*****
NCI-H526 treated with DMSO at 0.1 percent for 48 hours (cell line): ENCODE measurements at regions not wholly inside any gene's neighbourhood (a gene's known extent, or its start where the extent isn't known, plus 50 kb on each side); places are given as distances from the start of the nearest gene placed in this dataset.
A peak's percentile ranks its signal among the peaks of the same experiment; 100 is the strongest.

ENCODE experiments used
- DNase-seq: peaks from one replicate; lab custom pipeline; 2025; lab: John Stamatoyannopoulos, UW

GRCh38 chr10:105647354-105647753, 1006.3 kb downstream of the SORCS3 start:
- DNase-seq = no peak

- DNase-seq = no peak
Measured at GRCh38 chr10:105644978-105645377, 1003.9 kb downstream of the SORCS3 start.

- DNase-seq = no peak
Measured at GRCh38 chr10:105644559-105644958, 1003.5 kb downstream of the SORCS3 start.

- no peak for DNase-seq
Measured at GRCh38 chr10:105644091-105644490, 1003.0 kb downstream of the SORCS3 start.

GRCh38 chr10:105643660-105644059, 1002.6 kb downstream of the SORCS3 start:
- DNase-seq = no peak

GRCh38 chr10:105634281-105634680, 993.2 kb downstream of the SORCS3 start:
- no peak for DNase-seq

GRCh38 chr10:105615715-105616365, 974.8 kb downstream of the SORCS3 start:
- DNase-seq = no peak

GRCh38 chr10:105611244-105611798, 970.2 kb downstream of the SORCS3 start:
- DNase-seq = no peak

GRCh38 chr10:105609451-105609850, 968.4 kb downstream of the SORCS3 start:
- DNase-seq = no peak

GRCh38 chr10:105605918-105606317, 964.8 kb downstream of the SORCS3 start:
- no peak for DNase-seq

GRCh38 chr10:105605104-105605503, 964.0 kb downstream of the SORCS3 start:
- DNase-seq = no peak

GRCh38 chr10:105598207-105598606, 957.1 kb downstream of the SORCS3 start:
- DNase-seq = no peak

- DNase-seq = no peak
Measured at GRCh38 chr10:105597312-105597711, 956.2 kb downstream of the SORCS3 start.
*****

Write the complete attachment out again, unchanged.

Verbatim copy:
NCI-H526 treated with DMSO at 0.1 percent for 48 hours (cell line): ENCODE measurements at regions not wholly inside any gene's neighbourhood (a gene's known extent, or its start where the extent isn't known, plus 50 kb on each side); places are given as distances from the start of the nearest gene placed in this dataset.
A peak's percentile ranks its signal among the peaks of the same experiment; 100 is the strongest.

ENCODE experiments used
- DNase-seq: peaks from one replicate; lab custom pipeline; 2025; lab: John Stamatoyannopoulos, UW

GRCh38 chr10:105647354-105647753, 1006.3 kb downstream of the SORCS3 start:
- DNase-seq = no peak

- DNase-seq = no peak
Measured at GRCh38 chr10:105644978-105645377, 1003.9 kb downstream of the SORCS3 start.

- DNase-seq = no peak
Measured at GRCh38 chr10:105644559-105644958, 1003.5 kb downstream of the SORCS3 start.

- no peak for DNase-seq
Measured at GRCh38 chr10:105644091-105644490, 1003.0 kb downstream of the SORCS3 start.

GRCh38 chr10:105643660-105644059, 1002.6 kb downstream of the SORCS3 start:
- DNase-seq = no peak

GRCh38 chr10:105634281-105634680, 993.2 kb downstream of the SORCS3 start:
- no peak for DNase-seq

GRCh38 chr10:105615715-105616365, 974.8 kb downstream of the SORCS3 start:
- DNase-seq = no peak

GRCh38 chr10:105611244-105611798, 970.2 kb downstream of the SORCS3 start:
- DNase-seq = no peak

GRCh38 chr10:105609451-105609850, 968.4 kb downstream of the SORCS3 start:
- DNase-seq = no peak

GRCh38 chr10:105605918-105606317, 964.8 kb downstream of the SORCS3 start:
- no peak for DNase-seq

GRCh38 chr10:105605104-105605503, 964.0 kb downstream of the SORCS3 start:
- DNase-seq = no peak

GRCh38 chr10:105598207-105598606, 957.1 kb downstream of the SORCS3 start:
- DNase-seq = no peak

- DNase-seq = no peak
Measured at GRCh38 chr10:105597312-105597711, 956.2 kb downstream of the SORCS3 start.